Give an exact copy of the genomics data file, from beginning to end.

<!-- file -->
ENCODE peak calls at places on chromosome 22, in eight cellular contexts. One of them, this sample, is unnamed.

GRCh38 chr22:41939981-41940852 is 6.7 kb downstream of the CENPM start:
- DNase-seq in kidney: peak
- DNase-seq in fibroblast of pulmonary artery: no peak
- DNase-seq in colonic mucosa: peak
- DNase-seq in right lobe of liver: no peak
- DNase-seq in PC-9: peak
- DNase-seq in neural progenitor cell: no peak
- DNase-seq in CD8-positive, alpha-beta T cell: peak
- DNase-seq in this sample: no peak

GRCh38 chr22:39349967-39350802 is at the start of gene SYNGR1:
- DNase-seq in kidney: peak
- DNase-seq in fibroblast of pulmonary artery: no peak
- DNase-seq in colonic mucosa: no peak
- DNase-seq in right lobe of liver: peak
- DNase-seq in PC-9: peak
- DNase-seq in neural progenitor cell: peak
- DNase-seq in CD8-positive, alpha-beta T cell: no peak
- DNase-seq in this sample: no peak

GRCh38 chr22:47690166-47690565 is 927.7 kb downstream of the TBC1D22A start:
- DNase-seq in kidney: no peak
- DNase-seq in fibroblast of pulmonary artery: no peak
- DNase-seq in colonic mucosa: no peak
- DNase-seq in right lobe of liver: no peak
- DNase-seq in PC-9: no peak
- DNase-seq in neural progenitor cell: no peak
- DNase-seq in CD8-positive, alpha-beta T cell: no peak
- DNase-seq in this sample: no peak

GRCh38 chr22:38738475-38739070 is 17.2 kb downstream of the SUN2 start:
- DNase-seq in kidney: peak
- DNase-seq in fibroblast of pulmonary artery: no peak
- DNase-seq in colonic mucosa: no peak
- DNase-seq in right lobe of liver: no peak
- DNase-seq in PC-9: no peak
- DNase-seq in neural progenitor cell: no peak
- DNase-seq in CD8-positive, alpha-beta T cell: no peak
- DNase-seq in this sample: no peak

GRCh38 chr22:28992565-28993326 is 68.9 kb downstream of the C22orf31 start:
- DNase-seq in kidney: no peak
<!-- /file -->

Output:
ENCODE peak calls at places on chromosome 22, in eight cellular contexts. One of them, this sample, is unnamed.

GRCh38 chr22:41939981-41940852 is 6.7 kb downstream of the CENPM start:
- DNase-seq in kidney: peak
- DNase-seq in fibroblast of pulmonary artery: no peak
- DNase-seq in colonic mucosa: peak
- DNase-seq in right lobe of liver: no peak
- DNase-seq in PC-9: peak
- DNase-seq in neural progenitor cell: no peak
- DNase-seq in CD8-positive, alpha-beta T cell: peak
- DNase-seq in this sample: no peak

GRCh38 chr22:39349967-39350802 is at the start of gene SYNGR1:
- DNase-seq in kidney: peak
- DNase-seq in fibroblast of pulmonary artery: no peak
- DNase-seq in colonic mucosa: no peak
- DNase-seq in right lobe of liver: peak
- DNase-seq in PC-9: peak
- DNase-seq in neural progenitor cell: peak
- DNase-seq in CD8-positive, alpha-beta T cell: no peak
- DNase-seq in this sample: no peak

GRCh38 chr22:47690166-47690565 is 927.7 kb downstream of the TBC1D22A start:
- DNase-seq in kidney: no peak
- DNase-seq in fibroblast of pulmonary artery: no peak
- DNase-seq in colonic mucosa: no peak
- DNase-seq in right lobe of liver: no peak
- DNase-seq in PC-9: no peak
- DNase-seq in neural progenitor cell: no peak
- DNase-seq in CD8-positive, alpha-beta T cell: no peak
- DNase-seq in this sample: no peak

GRCh38 chr22:38738475-38739070 is 17.2 kb downstream of the SUN2 start:
- DNase-seq in kidney: peak
- DNase-seq in fibroblast of pulmonary artery: no peak
- DNase-seq in colonic mucosa: no peak
- DNase-seq in right lobe of liver: no peak
- DNase-seq in PC-9: no peak
- DNase-seq in neural progenitor cell: no peak
- DNase-seq in CD8-positive, alpha-beta T cell: no peak
- DNase-seq in this sample: no peak

GRCh38 chr22:28992565-28993326 is 68.9 kb downstream of the C22orf31 start:
- DNase-seq in kidney: no peak